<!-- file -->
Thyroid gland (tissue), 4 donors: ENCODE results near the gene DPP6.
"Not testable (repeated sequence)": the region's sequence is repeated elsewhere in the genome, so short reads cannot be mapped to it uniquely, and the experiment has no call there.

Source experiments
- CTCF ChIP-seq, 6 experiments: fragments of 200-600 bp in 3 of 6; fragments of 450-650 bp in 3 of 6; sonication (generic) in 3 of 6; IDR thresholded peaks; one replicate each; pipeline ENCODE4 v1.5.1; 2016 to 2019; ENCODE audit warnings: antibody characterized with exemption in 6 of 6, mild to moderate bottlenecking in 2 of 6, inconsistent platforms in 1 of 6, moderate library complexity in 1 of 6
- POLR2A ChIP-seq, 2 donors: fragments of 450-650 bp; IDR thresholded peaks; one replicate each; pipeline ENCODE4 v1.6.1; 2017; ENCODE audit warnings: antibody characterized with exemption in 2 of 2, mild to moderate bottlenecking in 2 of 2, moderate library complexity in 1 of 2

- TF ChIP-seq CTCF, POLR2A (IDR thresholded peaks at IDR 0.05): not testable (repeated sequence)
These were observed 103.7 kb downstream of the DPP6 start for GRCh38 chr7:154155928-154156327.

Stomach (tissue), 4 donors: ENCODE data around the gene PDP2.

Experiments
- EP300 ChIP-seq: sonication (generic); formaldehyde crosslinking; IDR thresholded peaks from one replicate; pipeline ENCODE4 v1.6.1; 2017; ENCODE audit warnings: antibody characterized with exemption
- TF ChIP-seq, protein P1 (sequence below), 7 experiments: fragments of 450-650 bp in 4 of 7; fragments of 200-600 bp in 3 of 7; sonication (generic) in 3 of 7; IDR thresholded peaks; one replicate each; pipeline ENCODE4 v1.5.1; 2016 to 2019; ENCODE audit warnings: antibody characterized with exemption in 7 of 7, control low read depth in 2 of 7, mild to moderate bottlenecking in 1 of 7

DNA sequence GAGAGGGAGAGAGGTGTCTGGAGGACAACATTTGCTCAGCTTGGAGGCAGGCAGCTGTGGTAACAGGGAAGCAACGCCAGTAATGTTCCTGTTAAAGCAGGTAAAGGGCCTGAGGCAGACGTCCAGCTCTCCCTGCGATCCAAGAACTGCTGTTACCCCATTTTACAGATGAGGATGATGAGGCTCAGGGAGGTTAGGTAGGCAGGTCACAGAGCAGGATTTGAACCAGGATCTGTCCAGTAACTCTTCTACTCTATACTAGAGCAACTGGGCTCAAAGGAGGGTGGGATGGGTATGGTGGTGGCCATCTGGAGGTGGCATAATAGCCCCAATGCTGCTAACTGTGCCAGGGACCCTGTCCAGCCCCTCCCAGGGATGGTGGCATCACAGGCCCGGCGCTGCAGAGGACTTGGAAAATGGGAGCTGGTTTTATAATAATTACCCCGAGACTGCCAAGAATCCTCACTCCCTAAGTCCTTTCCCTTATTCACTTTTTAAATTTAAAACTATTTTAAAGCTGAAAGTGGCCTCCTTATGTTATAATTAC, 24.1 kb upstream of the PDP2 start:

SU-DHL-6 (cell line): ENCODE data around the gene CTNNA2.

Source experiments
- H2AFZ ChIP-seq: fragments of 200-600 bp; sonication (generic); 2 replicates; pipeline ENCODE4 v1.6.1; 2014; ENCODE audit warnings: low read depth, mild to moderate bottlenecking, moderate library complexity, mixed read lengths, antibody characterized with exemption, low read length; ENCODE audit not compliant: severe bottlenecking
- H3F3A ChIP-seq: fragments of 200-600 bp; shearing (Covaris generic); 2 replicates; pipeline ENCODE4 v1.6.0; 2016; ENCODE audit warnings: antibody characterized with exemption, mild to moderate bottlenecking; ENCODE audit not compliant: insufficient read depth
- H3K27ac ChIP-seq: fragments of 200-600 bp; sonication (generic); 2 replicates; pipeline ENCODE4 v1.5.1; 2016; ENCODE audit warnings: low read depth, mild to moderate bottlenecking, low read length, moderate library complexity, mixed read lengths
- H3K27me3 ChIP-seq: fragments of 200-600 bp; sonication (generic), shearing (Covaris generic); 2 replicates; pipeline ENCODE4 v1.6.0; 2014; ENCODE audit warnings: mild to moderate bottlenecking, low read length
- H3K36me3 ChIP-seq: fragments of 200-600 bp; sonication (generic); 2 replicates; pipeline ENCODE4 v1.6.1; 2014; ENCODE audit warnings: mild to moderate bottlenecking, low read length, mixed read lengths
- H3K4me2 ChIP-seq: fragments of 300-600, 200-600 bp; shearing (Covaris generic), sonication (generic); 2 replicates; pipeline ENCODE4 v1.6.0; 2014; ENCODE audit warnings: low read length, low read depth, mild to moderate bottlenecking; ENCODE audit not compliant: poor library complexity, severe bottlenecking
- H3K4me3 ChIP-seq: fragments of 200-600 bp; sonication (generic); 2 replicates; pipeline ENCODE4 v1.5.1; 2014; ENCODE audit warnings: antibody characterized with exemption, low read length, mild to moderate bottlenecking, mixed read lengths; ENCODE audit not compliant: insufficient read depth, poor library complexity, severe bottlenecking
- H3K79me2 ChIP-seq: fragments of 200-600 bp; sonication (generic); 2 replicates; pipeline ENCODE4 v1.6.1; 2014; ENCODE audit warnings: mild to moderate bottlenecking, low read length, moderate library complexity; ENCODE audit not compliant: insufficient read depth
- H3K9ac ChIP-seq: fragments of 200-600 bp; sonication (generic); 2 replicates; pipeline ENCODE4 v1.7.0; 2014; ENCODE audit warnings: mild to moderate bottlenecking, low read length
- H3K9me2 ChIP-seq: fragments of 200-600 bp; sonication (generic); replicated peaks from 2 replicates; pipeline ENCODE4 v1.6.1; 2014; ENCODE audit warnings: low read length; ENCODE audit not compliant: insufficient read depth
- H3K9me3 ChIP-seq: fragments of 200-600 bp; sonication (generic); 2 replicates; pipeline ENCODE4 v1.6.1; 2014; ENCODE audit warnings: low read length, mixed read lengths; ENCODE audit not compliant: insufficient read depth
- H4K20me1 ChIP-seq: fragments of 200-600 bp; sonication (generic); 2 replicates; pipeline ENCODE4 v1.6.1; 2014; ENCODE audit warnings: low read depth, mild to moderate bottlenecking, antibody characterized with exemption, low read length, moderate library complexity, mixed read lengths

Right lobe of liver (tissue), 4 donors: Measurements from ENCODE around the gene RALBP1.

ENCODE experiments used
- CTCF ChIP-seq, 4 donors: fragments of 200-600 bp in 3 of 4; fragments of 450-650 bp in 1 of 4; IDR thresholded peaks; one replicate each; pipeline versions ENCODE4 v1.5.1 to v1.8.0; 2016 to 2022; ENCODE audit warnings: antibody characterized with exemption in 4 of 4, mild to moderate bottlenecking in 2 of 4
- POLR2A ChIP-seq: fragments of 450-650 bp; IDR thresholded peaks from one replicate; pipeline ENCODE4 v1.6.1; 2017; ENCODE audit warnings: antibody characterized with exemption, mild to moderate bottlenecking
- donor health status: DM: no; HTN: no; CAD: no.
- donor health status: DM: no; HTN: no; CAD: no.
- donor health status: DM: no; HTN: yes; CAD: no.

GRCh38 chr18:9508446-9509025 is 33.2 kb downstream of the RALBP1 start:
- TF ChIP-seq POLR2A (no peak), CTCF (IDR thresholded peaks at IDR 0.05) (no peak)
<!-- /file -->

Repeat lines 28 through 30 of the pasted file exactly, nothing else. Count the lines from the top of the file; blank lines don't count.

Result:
ENCODE experiments used
- CTCF ChIP-seq, 4 donors: fragments of 200-600 bp in 3 of 4; fragments of 450-650 bp in 1 of 4; IDR thresholded peaks; one replicate each; pipeline versions ENCODE4 v1.5.1 to v1.8.0; 2016 to 2022; ENCODE audit warnings: antibody characterized with exemption in 4 of 4, mild to moderate bottlenecking in 2 of 4
- POLR2A ChIP-seq: fragments of 450-650 bp; IDR thresholded peaks from one replicate; pipeline ENCODE4 v1.6.1; 2017; ENCODE audit warnings: antibody characterized with exemption, mild to moderate bottlenecking